Annealing in Nebraska?

Discussion in 'Reloading' started by Deviant, Aug 28, 2018.

  1. Deviant

    Deviant Well-Known Member

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    Im about to form some 6.5 SAUM from Bertram 7mm SAUM and I would like to have it annealed after I finish neck turning it. Is there anyone in Nebraska that has an AMP annealer that would do 100 rounds for me? I have been contemplating buying the new model but I just cant justify the cost for how much I shoot. Im not sure why but it seems impossible to find a smith or anyone to do any custom work in Nebraska. If I new enough people would send me brass I would gladly buy one and do it for them just to recover the cost of the machine over time but people here just don't have the gun mentality that they had when I lived in Kansas. It seems like most people here want an off the shelf gun and factory ammo.

    Thanks, Al
     
  2. Rick Richard

    Rick Richard Well-Known Member

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    Please let me know how this goes since I am in desperate need of 6.5 SAUM brass also. I missed the last Bertram offering and it looks like the next offering will not be that many either. Thanks, Rick
     
  3. Deviant

    Deviant Well-Known Member

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    Will do, It will be my first attempt at it. I have neck turned plenty of brass but never necked any down to a new caliber. At least this way I will know that I have consistent Neck thickness without getting it too thin.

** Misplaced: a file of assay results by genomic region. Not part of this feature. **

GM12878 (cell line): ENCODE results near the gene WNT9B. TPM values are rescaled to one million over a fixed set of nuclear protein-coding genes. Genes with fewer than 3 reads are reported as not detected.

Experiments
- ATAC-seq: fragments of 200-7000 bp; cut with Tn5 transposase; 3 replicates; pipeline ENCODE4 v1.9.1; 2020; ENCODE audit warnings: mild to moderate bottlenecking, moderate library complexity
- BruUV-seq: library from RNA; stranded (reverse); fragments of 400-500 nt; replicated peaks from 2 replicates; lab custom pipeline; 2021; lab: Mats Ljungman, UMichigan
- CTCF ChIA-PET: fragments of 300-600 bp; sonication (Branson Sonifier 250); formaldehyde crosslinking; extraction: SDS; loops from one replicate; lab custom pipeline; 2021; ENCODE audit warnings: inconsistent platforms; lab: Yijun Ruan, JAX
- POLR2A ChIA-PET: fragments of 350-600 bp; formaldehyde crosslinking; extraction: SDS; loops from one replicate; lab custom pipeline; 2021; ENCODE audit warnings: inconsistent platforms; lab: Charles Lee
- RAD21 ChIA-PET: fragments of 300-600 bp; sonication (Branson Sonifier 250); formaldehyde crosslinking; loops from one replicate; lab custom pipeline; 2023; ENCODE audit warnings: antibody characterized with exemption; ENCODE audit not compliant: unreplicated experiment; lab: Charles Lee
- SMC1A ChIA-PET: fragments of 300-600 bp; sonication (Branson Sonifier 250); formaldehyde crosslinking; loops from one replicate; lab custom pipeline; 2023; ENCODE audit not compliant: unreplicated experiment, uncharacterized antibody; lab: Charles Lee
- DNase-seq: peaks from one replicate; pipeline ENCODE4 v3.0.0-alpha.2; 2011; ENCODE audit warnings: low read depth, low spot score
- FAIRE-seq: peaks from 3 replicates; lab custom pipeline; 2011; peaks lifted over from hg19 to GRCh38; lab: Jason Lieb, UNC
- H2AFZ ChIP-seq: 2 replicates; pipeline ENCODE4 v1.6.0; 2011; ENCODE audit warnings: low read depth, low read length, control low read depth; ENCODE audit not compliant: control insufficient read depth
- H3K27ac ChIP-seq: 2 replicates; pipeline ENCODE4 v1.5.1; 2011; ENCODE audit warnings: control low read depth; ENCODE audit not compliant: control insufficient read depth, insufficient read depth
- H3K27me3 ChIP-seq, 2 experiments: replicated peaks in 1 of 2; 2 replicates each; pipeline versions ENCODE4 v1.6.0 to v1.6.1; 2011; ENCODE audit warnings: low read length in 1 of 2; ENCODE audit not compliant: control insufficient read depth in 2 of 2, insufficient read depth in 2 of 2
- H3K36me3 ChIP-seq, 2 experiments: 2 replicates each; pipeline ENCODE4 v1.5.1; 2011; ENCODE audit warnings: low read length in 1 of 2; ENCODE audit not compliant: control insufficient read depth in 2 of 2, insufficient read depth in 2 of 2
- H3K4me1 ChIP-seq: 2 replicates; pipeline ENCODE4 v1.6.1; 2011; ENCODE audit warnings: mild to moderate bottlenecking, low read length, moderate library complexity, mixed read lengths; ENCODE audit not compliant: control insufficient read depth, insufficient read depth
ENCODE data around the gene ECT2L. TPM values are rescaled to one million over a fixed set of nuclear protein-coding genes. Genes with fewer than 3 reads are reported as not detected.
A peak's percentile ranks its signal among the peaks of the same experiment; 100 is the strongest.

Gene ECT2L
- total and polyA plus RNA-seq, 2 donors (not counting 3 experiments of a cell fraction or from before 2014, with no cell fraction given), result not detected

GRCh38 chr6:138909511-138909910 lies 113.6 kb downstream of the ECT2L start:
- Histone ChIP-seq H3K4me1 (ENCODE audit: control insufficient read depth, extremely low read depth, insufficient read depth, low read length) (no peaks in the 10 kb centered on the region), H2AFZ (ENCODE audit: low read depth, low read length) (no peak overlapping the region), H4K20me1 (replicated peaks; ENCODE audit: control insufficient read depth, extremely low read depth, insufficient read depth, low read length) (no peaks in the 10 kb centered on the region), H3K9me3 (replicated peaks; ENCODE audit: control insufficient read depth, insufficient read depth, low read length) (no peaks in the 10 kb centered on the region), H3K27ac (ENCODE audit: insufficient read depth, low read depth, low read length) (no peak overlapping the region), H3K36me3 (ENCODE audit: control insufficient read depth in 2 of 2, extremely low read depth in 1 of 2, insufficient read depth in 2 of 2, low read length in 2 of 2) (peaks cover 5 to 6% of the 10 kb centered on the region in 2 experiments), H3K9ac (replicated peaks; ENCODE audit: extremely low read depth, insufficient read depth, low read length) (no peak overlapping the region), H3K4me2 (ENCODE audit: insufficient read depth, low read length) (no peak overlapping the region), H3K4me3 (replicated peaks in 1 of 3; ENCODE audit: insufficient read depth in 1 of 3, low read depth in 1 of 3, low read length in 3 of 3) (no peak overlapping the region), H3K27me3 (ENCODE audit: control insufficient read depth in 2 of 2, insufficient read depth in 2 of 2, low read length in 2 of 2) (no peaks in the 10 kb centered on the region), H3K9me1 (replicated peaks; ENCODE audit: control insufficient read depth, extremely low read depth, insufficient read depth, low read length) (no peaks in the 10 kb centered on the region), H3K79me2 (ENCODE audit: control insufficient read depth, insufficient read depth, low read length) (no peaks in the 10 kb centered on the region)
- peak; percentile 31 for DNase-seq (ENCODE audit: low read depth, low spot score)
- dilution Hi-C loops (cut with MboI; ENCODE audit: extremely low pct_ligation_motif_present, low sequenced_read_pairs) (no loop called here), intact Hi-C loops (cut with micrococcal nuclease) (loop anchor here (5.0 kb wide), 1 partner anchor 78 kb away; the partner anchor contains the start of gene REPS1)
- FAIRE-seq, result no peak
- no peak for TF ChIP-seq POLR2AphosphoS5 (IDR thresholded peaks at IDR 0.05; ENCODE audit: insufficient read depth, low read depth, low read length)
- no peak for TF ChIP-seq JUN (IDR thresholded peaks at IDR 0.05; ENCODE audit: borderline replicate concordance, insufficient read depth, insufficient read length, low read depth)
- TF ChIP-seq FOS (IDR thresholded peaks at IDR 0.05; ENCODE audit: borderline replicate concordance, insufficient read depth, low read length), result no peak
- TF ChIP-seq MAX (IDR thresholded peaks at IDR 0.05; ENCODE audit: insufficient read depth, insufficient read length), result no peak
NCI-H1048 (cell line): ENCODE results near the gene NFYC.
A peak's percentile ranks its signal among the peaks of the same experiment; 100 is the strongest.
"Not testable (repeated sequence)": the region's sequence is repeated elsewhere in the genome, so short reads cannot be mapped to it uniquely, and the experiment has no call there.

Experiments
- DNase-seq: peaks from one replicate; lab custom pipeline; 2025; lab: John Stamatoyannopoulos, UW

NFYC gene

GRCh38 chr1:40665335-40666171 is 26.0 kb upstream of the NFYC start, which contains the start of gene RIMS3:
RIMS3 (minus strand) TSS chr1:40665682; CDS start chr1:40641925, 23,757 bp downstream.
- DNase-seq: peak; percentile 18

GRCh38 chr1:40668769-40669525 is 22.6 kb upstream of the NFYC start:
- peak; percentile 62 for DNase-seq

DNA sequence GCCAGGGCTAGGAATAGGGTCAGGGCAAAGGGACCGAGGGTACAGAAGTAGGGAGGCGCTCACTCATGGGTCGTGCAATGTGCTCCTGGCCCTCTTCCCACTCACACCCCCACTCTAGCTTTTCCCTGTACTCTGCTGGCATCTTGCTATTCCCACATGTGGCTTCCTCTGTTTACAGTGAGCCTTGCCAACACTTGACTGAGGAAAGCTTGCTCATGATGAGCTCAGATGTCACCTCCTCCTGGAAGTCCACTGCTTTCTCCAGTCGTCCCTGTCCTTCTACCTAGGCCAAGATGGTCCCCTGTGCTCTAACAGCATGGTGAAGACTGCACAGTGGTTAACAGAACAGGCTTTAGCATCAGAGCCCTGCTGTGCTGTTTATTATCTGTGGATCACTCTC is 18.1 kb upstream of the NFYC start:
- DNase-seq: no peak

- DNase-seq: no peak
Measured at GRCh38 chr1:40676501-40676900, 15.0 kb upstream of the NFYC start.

Al
     
  4. lancetkenyon

    lancetkenyon Well-Known Member

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    Why not just break out the cordless drill,, a deep socket and a MAP gas torch and take 10 minutes (5-6 sec each) to do it yourself?
     
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  5. Deviant

    Deviant Well-Known Member

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    I have absolutely no faith in that method. I am OCD when it comes to my brass and I have no accurate way of knowing if it has reached the correct temperature or not. And if you don't get it to the proper temperature for long enough you're just wasting your time.
     
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  6. jpfrog

    jpfrog Well-Known Member

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    I have an AMP 2 on order. I don't have the pilot for 6.5saum or 7saum, but if you order it, mail it to me with your brass, I'll anneal it for you and send the pilot back with you.

    That said, the machines are due to ship mid-September-ish, so it'd be a wait. Also, I've never used the machine before...I'd be using some of my "random" .308 brass for practice.
     
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  7. Deviant

    Deviant Well-Known Member

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    I was kind of looking for something local so I could just drop it off and pick it up. I'll keep it in mind though if nothing else turns up nearby. Thanks for the reply.
     
  8. jpfrog

    jpfrog Well-Known Member